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Green Lace Shawl and Marmalade




It's amazing what happens when 1) you have a few extra days off and b) don't have a million housekeeping chores hanging over your head.  I was able to finish a shawl I'd been knitting on and off for several months, and I made some proper marmelade based on this recipe because we have a surplus of grapefruit:

http://www.thekitchn.com/recipe-white-grapefruit-and-elderflower-marmalade-recipes-from-the-kitchn-198960

This stuff smells and tastes amazing.  I'm hoping that I didn't cook it too long.  I'll know in a day or two.

Opening jars: Ham salad, potato salad

Using up stuff we had on hand and unleashing my Southern cook:

riffing on this: http://www.food.com/recipe/paula-deens-best-ham-salad-sandwich-227439

2 cups ham minced in food processor
1/4 minced onion
1 cup finely diced celery
2 Tbls grainy mustard (George's own)
2 hard boiled eggs
1 4oz jar of my picked jalapenos.
several dashes of tobasco
1/2 cup mayonaise
2 Tbls chopped parsley

Mix together and serve on crackers, in a sammich, spooned into seeded tomato halves, or as you like.

Also did a potato salad

4 cups red potatoes diced and boiled
1 cup diced celery
1/4 cup minced onion
1/4 cider vinegar
1/4 olive oil
1/2 tsp dried dill
1 cup frozen peas
1/4 salt preserved lemon, diced fine (I put up some myer lemons a few weeks ago)
black pepper
salt to taste

Mix together and let the flavors marry.  Fold in 1/2 cup sour cream.  Sprinkle with chopped scallions. 

Ratafia

http://sarahbyrdd.livejournal.com/121228.html

So I had some quince.  2.5 months later I'm straining that mess off.  I'm not sure, but I think it might be fabulous.  Or almost fabulous.  A ton of pectin soaked out of the quince so the liqueur is really syrupy.  Too syrupy to put through coffee filters so, I'm settling for straining through a floursack towel.   The liqueur has an amazing mouthfeel but is cloudy, I'm not sure I care.  The perfume of the quince isn't present, but there are elusive dried fruit notes and it's not too sweet.  Not unpleasant straight.  Could be amazing in the right cocktail. 

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How many peppers did Peter Piper pick?

1 bonus bag of jalapeno peppers.

Using this recipe for quick pickles http://allrecipes.com/recipe/quick-pickled-jalapeno-rings/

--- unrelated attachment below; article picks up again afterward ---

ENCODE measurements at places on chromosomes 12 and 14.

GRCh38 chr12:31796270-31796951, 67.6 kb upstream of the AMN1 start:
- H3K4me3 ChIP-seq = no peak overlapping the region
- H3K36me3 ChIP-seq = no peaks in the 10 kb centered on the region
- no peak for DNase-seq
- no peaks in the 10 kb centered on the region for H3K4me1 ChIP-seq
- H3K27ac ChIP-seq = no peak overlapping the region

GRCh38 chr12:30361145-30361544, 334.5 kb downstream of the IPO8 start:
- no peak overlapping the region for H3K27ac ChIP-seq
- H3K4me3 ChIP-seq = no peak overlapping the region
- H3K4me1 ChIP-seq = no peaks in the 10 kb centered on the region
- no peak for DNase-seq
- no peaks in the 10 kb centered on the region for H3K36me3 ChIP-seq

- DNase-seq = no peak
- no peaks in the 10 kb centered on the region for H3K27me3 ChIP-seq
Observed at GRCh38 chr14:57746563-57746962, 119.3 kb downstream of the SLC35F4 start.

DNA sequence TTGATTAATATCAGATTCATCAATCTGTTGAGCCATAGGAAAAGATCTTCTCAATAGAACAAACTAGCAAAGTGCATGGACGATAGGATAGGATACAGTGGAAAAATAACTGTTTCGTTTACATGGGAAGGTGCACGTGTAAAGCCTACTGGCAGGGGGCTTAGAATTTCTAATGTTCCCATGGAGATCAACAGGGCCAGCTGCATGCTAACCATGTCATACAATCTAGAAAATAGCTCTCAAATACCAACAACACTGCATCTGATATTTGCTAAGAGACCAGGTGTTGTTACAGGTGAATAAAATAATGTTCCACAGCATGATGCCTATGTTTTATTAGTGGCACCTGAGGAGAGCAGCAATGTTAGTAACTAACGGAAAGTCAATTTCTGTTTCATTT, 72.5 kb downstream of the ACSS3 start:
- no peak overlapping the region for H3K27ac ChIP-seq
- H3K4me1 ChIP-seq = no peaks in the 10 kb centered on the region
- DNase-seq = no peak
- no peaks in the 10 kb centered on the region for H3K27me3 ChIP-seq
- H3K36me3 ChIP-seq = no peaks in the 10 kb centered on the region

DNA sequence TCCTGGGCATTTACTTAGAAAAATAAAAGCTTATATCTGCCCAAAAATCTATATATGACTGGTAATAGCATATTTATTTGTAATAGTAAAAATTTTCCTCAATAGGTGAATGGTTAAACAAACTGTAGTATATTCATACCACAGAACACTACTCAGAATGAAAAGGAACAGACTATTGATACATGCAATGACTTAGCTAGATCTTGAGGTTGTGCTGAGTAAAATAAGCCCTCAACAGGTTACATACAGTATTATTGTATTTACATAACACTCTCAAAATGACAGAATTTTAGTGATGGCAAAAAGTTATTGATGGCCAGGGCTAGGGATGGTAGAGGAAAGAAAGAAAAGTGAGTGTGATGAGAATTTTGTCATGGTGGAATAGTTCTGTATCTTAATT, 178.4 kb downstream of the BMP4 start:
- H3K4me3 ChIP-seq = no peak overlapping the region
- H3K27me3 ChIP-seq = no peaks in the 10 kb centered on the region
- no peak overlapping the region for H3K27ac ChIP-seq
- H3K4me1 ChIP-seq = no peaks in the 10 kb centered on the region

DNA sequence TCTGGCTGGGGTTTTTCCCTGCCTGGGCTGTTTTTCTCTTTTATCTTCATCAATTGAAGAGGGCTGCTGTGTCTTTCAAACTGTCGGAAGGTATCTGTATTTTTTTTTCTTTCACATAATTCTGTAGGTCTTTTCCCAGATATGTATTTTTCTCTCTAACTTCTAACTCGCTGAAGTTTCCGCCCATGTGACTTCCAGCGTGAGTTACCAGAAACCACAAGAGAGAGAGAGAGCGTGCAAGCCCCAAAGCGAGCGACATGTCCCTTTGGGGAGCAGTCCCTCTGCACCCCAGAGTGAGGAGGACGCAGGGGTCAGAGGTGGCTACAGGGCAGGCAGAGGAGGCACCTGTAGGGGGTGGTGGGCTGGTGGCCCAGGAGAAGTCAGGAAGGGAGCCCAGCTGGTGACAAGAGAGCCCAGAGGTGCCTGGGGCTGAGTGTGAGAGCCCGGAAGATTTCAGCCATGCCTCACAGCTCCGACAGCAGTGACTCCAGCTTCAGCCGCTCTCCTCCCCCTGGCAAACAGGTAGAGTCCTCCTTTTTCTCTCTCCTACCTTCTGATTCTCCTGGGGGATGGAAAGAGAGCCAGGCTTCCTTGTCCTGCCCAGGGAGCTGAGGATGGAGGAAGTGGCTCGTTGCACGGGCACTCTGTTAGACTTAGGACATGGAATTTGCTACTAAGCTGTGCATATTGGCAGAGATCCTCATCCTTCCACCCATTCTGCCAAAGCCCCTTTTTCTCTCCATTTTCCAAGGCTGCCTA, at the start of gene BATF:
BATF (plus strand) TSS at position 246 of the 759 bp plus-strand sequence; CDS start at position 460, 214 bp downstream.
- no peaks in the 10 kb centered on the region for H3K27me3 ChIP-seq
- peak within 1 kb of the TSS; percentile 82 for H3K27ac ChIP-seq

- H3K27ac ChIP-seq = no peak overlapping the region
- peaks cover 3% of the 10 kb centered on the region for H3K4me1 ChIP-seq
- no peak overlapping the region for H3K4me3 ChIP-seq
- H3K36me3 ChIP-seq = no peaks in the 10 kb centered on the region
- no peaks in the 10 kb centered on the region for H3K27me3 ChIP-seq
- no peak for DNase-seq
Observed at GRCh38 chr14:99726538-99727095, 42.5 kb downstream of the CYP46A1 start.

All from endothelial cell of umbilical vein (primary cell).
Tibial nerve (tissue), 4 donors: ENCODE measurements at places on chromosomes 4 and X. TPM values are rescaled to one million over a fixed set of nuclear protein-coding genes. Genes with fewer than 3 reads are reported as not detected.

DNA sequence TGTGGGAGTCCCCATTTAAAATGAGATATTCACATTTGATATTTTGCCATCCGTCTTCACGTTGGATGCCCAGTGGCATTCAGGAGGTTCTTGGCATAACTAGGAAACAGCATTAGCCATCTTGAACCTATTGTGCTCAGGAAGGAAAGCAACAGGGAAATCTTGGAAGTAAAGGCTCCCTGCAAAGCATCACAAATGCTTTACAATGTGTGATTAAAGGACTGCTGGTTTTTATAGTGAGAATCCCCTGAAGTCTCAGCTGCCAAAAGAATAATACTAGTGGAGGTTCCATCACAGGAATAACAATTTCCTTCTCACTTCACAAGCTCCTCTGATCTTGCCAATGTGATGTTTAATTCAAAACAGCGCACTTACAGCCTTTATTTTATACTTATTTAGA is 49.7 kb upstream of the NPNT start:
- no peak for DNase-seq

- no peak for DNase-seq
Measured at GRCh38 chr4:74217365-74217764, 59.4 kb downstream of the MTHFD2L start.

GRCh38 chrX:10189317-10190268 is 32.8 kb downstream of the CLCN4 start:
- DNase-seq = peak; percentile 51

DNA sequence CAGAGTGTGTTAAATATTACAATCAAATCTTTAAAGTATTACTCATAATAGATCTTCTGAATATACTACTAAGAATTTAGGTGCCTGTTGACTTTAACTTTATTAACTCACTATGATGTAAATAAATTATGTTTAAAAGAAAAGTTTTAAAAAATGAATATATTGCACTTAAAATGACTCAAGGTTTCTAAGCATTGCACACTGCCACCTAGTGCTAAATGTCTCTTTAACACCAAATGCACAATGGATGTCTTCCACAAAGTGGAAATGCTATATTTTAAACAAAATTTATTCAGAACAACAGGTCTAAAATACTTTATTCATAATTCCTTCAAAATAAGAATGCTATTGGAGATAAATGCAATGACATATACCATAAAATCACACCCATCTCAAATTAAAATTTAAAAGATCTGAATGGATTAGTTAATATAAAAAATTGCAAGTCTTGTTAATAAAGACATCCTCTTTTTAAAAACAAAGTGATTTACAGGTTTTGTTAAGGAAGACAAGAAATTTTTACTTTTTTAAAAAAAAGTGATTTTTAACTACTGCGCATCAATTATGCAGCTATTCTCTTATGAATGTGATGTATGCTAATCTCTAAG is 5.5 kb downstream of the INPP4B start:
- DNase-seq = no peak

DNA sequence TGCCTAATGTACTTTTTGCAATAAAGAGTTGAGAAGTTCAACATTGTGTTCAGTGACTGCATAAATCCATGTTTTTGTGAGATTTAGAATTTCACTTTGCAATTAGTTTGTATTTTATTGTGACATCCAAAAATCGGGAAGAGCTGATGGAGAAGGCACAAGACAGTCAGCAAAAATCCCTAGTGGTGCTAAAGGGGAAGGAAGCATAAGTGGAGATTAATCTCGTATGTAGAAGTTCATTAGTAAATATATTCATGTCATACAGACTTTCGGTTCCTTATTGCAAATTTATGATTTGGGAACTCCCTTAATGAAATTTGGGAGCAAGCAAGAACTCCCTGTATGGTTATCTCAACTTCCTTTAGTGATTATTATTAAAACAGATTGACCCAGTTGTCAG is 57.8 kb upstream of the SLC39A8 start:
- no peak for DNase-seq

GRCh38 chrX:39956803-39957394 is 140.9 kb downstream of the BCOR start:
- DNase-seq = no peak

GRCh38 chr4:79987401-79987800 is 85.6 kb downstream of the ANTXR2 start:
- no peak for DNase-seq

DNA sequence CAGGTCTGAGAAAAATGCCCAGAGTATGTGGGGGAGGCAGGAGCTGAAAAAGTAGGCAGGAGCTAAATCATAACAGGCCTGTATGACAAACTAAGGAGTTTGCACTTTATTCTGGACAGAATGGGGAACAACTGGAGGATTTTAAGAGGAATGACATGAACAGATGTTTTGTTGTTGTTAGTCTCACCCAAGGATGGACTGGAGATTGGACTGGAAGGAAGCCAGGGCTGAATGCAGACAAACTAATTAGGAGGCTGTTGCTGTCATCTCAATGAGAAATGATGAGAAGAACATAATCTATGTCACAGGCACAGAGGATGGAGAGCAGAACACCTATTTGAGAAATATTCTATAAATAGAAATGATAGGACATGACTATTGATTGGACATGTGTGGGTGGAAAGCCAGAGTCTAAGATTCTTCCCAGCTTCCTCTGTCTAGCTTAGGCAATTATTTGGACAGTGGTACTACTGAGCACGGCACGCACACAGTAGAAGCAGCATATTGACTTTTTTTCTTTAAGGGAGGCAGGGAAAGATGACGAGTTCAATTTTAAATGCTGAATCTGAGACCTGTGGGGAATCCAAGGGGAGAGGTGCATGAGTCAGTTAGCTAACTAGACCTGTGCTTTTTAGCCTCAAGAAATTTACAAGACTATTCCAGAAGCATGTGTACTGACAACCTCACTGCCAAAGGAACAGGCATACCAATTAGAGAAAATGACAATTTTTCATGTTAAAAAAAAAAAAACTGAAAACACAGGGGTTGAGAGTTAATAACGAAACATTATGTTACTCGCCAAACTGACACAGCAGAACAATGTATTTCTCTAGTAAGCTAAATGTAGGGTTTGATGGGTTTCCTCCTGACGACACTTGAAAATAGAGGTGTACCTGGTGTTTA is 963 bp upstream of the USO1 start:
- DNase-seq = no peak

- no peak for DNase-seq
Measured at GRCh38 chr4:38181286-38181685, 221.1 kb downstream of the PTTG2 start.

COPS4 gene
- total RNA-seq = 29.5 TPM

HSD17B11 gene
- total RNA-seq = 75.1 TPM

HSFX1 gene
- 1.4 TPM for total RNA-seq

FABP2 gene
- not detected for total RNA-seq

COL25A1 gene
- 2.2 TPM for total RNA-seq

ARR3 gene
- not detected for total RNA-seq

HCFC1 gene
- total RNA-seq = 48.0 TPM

but reducing the sugar by 1 Tbl, and upping the vinegar to water ratio to follow the Ball Book recommendations.

yeild = 11 four oz jars 

Irish? Soda Bread

http://sarahbyrdd.livejournal.com/103316.html  Last time I made this.

This week the Times sent around this: http://cooking.nytimes.com/recipes/9255-skillet-irish-soda-bread-served-with-cheddar-and-apples?em_pos=medium&emc=edit_ck_20150313&nl=cooking&nlid=58633471.

Wouldn't you know, it's the same recipe.

Still no buttermilk lurking in the house, so this time I used a combination of milk and sour cream.  That can't be bad can it?

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At long last QUINCE

Having come into a few pounds of quince, I'm trying a few things.

Ratafia inspired by the spices from this site http://www.historicfood.com/Quinces%20Recipe.htm , but the cooked method from this site http://missioncommunitymarket.org/2013/09/mercado-kitchen-quince-ratafia-two-ways/

1 lb quince chopped, cores and peels (fuzz washed off)
3/4 cup turbinado sugar
2 whole cloves
1 2 inch piece of cinnamon stick
3 grains of paradise (in lieu of white pepper)
1 quart brandy (AppStrawBrandies raisin brandy, made by a local CT guy, which my wine shop recommended for the project).


And also Paste of Genua





To make Paste of Genua, as they doe beyond the Seas





Boile faire yellow Peare-Quinces tender in their skinnes, and so let them stand vntill the next day, till they be colde, then pare them, and scrape all the pulp from the coare, then take as much pulp of yellow Peaches as the pulp of Quinces doth weigh, and dry it vpon a little chafingdish of coales, alwaies stirring it, then boile these pulps in double refined Sugar, and so let it boile, always stirring it vntill it come to a candie height, with as much Rosewater as will melt that Sugar, and put in your pulps, alway stirring it in the boiling, vntill it come from the bottome of the Posnet, then fashion it vpon a pie plate, or a sheete of glasse, some like leaues, some like halfe fruits, and some you may print with moulds, set them into a warme Ouen after the bread is drawne, or into a Stoue, the next day you may turne them, and when the stuffe is through dry, you may box it, and keepe it for all the yeere, but be sure it be through dried before you lay it vp in store.

From John Murrel, A Daily Exercise for Ladies and Gentlewomen, (London: 1617)


I only have one day to play, so I'm going to proceed as for apple sauce (rough chop peel & pips included, cook, food mill), then cook an equal weight of peaches, hit them with the stick blender, and combine and add an equal weight of sugar and a TINY amount of rosewater to avoid it tasting like soap, and cook down until it will set up.  Then dry as for fruit leather: http://www.simplyrecipes.com/recipes/how_to_make_fruit_leather/

I can see why the added colorants in period.  It's a rather dull tan color, but the flavor is good.  As I was stirring in the rosewater I was strongly reminded of turkish delight.

Quince, sure has lots of pectin in it.  I could see gel building up on pips that had been left in the sink.

The final weights were: 1 lb. quince mash, 3/4 lb. peach mash, 1 lb. sugar, 1/2 tsp rosewater.